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Students benefit from developing their own emergency medicine OSCE stations: a comparative study using the matched-pair method.

Heinke W, Rotzoll D, Hempel G, Zupanic M, Stumpp P, Kaisers UX, Fischer MR - BMC Med Educ (2013)

Bottom Line: If a similar effect occurred when creating OSCE (objective structured clinical examination) stations by themselves it could be beneficial to involve them in the development of OSCE stations.Cohen's effect size was d = 1.24.Students who actively develop OSCE stations when preparing for an emergency medicine OSCE achieve better exam results.

View Article: PubMed Central - HTML - PubMed

Affiliation: Department of Anaesthesiology and Intensive Care Medicine, University of Leipzig, Liebigstrasse 20, Leipzig 04103, Germany. wolfgang.heinke@medizin.uni-leipzig.de.

ABSTRACT

Background: Students can improve the learning process by developing their own multiple choice questions. If a similar effect occurred when creating OSCE (objective structured clinical examination) stations by themselves it could be beneficial to involve them in the development of OSCE stations. This study investigates the effect of students developing emergency medicine OSCE stations on their test performance.

Method: In the 2011/12 winter semester, an emergency medicine OSCE was held for the first time at the Faculty of Medicine at the University of Leipzig. When preparing for the OSCE, 13 students (the intervention group) developed and tested emergency medicine examination stations as a learning experience. Their subsequent OSCE performance was compared to that of 13 other students (the control group), who were parallelized in terms of age, gender, semester and level of previous knowledge using the matched-pair method. In addition, both groups were compared to 20 students who tested the OSCE prior to regular emergency medicine training (test OSCE group).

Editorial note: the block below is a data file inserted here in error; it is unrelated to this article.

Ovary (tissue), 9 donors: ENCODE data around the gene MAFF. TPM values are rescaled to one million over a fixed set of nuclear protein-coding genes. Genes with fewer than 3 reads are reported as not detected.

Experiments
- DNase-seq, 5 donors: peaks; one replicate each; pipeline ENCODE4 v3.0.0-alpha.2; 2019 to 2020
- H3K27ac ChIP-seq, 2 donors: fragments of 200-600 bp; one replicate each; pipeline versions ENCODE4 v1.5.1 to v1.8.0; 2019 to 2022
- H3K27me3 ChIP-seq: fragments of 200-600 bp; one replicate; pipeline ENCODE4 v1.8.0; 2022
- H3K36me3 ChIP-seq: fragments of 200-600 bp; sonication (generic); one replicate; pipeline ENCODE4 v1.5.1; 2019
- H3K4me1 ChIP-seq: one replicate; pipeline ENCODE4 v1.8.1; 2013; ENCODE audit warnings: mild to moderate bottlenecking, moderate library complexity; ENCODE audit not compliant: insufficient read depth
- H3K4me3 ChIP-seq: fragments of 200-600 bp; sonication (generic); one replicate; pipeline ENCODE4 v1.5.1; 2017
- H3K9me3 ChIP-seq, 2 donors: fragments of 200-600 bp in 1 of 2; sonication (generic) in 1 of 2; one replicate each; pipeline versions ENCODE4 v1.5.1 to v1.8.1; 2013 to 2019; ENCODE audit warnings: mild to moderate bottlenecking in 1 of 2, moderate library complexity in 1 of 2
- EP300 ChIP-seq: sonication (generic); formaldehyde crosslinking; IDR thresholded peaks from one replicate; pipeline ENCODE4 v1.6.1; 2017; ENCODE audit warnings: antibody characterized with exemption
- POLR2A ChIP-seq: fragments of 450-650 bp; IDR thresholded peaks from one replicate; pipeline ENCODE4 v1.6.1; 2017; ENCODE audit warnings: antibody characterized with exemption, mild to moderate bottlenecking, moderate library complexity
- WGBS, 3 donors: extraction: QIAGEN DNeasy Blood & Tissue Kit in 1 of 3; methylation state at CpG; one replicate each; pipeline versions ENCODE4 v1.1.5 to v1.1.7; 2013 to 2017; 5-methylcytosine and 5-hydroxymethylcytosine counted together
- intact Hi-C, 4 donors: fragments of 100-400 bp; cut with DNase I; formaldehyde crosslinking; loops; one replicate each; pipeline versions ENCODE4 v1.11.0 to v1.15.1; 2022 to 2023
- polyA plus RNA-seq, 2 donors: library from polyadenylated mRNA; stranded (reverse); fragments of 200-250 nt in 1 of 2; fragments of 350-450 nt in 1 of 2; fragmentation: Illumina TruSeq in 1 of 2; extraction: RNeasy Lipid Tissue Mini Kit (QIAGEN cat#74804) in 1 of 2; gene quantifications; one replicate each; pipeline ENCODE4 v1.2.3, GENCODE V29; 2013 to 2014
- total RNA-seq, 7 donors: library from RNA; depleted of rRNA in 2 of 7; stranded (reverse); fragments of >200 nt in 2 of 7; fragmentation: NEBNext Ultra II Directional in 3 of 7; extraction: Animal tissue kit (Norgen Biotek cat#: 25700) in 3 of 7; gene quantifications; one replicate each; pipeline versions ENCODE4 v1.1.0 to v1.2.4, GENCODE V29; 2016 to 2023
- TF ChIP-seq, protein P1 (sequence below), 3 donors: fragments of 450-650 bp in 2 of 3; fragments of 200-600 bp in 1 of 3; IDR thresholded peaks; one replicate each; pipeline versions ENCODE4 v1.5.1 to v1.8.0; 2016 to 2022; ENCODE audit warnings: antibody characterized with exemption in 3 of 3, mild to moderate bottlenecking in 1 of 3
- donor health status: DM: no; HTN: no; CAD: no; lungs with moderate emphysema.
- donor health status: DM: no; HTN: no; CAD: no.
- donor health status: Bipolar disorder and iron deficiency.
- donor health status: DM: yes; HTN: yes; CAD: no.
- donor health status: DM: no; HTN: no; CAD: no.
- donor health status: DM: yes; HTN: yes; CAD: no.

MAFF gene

Results: There were no differences between the three groups regarding age (24.3 ± 2.6; 24.2 ± 3.4 and 24 ± 2.3 years) or previous knowledge (29.3 ± 3.4; 29.3 ± 3.2 and 28.9 ± 4.7 points in the multiple choice [MC] exam in emergency medicine). Merely the gender distribution differed (8 female and 5 male students in the intervention and control group vs. 3 males and 17 females in the test OSCE group).In the exam OSCE, participants in the intervention group scored 233.4 ± 6.3 points (mean ± SD) compared to 223.8 ± 9.2 points (p < 0.01) in the control group. Cohen's effect size was d = 1.24. The students of the test OSCE group scored 223.2 ± 13.4 points.

Conclusions: Students who actively develop OSCE stations when preparing for an emergency medicine OSCE achieve better exam results.

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Related in: MedlinePlus

Scores at the individual OSCE stations. Significant differences are marked by an asterisk.
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Figure 1: Scores at the individual OSCE stations. Significant differences are marked by an asterisk.

Mentions: Figure 1 shows a clear trend with the students in the intervention group scoring better than the control group at all stations. Although this effect can be statistically demonstrated for the basic life support (p = 0.043) and venous access (p = 0.037) stations, the differences at the other individual stations were not significant (t-test for paired samples at normal distribution, Mann–Whitney U test with non-normal distribution, p > 0.05).